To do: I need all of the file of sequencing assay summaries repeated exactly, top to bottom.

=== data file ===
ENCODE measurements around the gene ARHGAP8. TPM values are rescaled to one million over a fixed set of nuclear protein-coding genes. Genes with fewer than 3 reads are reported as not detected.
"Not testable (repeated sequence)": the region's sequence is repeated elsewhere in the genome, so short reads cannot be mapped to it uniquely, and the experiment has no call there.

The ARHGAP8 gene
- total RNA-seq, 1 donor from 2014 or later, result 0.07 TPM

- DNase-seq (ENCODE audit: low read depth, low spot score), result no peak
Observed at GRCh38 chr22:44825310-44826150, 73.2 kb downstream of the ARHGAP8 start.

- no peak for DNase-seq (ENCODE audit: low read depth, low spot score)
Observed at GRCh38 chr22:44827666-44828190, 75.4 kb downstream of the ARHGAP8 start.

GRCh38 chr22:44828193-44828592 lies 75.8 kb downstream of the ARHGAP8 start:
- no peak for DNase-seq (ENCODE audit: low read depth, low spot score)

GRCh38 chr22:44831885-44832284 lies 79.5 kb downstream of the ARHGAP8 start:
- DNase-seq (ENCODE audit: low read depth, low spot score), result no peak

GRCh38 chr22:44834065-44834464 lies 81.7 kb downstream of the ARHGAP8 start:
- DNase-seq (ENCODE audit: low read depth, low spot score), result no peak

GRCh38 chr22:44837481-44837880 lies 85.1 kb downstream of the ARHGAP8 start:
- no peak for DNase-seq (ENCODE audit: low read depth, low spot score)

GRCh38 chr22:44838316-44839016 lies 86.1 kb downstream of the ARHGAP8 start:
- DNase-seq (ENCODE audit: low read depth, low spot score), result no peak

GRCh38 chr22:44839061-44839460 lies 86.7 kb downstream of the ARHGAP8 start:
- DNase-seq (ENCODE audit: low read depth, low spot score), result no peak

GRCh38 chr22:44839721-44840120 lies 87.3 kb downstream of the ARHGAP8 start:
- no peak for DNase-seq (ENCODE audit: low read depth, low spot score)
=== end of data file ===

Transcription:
ENCODE measurements around the gene ARHGAP8. TPM values are rescaled to one million over a fixed set of nuclear protein-coding genes. Genes with fewer than 3 reads are reported as not detected.
"Not testable (repeated sequence)": the region's sequence is repeated elsewhere in the genome, so short reads cannot be mapped to it uniquely, and the experiment has no call there.

The ARHGAP8 gene
- total RNA-seq, 1 donor from 2014 or later, result 0.07 TPM

- DNase-seq (ENCODE audit: low read depth, low spot score), result no peak
Observed at GRCh38 chr22:44825310-44826150, 73.2 kb downstream of the ARHGAP8 start.

- no peak for DNase-seq (ENCODE audit: low read depth, low spot score)
Observed at GRCh38 chr22:44827666-44828190, 75.4 kb downstream of the ARHGAP8 start.

GRCh38 chr22:44828193-44828592 lies 75.8 kb downstream of the ARHGAP8 start:
- no peak for DNase-seq (ENCODE audit: low read depth, low spot score)

GRCh38 chr22:44831885-44832284 lies 79.5 kb downstream of the ARHGAP8 start:
- DNase-seq (ENCODE audit: low read depth, low spot score), result no peak

GRCh38 chr22:44834065-44834464 lies 81.7 kb downstream of the ARHGAP8 start:
- DNase-seq (ENCODE audit: low read depth, low spot score), result no peak

GRCh38 chr22:44837481-44837880 lies 85.1 kb downstream of the ARHGAP8 start:
- no peak for DNase-seq (ENCODE audit: low read depth, low spot score)

GRCh38 chr22:44838316-44839016 lies 86.1 kb downstream of the ARHGAP8 start:
- DNase-seq (ENCODE audit: low read depth, low spot score), result no peak

GRCh38 chr22:44839061-44839460 lies 86.7 kb downstream of the ARHGAP8 start:
- DNase-seq (ENCODE audit: low read depth, low spot score), result no peak

GRCh38 chr22:44839721-44840120 lies 87.3 kb downstream of the ARHGAP8 start:
- no peak for DNase-seq (ENCODE audit: low read depth, low spot score)